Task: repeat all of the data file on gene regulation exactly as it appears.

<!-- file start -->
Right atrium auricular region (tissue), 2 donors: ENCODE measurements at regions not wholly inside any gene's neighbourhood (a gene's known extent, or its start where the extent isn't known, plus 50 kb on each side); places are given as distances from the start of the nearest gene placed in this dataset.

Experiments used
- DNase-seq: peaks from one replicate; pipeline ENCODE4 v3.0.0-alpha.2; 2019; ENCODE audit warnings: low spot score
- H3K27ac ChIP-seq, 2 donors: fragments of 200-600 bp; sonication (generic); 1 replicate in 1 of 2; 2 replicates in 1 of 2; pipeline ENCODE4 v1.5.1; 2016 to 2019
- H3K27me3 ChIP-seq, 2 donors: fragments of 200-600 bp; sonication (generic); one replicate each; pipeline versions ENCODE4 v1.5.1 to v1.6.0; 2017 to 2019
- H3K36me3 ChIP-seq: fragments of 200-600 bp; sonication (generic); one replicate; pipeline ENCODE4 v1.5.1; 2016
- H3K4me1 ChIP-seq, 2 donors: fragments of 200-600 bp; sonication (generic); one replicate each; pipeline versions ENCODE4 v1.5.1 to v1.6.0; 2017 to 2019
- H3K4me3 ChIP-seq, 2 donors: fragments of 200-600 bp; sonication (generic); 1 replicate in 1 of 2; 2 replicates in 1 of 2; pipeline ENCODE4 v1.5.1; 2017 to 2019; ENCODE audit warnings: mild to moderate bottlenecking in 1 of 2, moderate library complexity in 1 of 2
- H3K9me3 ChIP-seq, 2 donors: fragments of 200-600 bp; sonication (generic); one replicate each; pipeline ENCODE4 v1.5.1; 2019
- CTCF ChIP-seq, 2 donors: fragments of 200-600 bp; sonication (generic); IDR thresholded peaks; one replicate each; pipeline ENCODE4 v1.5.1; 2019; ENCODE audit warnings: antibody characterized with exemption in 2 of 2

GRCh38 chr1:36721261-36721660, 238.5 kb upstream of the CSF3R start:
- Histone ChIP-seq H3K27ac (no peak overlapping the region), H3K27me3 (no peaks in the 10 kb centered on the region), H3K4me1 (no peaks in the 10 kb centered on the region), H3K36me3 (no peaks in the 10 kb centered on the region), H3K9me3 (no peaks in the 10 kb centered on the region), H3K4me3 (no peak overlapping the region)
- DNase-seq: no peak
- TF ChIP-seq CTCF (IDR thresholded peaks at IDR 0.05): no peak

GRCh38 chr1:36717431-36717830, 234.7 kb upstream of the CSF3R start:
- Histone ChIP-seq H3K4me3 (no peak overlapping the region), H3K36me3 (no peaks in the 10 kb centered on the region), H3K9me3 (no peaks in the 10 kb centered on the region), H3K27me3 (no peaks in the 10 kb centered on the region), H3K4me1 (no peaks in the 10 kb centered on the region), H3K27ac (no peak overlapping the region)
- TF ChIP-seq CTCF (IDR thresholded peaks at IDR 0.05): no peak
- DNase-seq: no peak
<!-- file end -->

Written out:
Right atrium auricular region (tissue), 2 donors: ENCODE measurements at regions not wholly inside any gene's neighbourhood (a gene's known extent, or its start where the extent isn't known, plus 50 kb on each side); places are given as distances from the start of the nearest gene placed in this dataset.

Experiments used
- DNase-seq: peaks from one replicate; pipeline ENCODE4 v3.0.0-alpha.2; 2019; ENCODE audit warnings: low spot score
- H3K27ac ChIP-seq, 2 donors: fragments of 200-600 bp; sonication (generic); 1 replicate in 1 of 2; 2 replicates in 1 of 2; pipeline ENCODE4 v1.5.1; 2016 to 2019
- H3K27me3 ChIP-seq, 2 donors: fragments of 200-600 bp; sonication (generic); one replicate each; pipeline versions ENCODE4 v1.5.1 to v1.6.0; 2017 to 2019
- H3K36me3 ChIP-seq: fragments of 200-600 bp; sonication (generic); one replicate; pipeline ENCODE4 v1.5.1; 2016
- H3K4me1 ChIP-seq, 2 donors: fragments of 200-600 bp; sonication (generic); one replicate each; pipeline versions ENCODE4 v1.5.1 to v1.6.0; 2017 to 2019
- H3K4me3 ChIP-seq, 2 donors: fragments of 200-600 bp; sonication (generic); 1 replicate in 1 of 2; 2 replicates in 1 of 2; pipeline ENCODE4 v1.5.1; 2017 to 2019; ENCODE audit warnings: mild to moderate bottlenecking in 1 of 2, moderate library complexity in 1 of 2
- H3K9me3 ChIP-seq, 2 donors: fragments of 200-600 bp; sonication (generic); one replicate each; pipeline ENCODE4 v1.5.1; 2019
- CTCF ChIP-seq, 2 donors: fragments of 200-600 bp; sonication (generic); IDR thresholded peaks; one replicate each; pipeline ENCODE4 v1.5.1; 2019; ENCODE audit warnings: antibody characterized with exemption in 2 of 2

GRCh38 chr1:36721261-36721660, 238.5 kb upstream of the CSF3R start:
- Histone ChIP-seq H3K27ac (no peak overlapping the region), H3K27me3 (no peaks in the 10 kb centered on the region), H3K4me1 (no peaks in the 10 kb centered on the region), H3K36me3 (no peaks in the 10 kb centered on the region), H3K9me3 (no peaks in the 10 kb centered on the region), H3K4me3 (no peak overlapping the region)
- DNase-seq: no peak
- TF ChIP-seq CTCF (IDR thresholded peaks at IDR 0.05): no peak

GRCh38 chr1:36717431-36717830, 234.7 kb upstream of the CSF3R start:
- Histone ChIP-seq H3K4me3 (no peak overlapping the region), H3K36me3 (no peaks in the 10 kb centered on the region), H3K9me3 (no peaks in the 10 kb centered on the region), H3K27me3 (no peaks in the 10 kb centered on the region), H3K4me1 (no peaks in the 10 kb centered on the region), H3K27ac (no peak overlapping the region)
- TF ChIP-seq CTCF (IDR thresholded peaks at IDR 0.05): no peak
- DNase-seq: no peak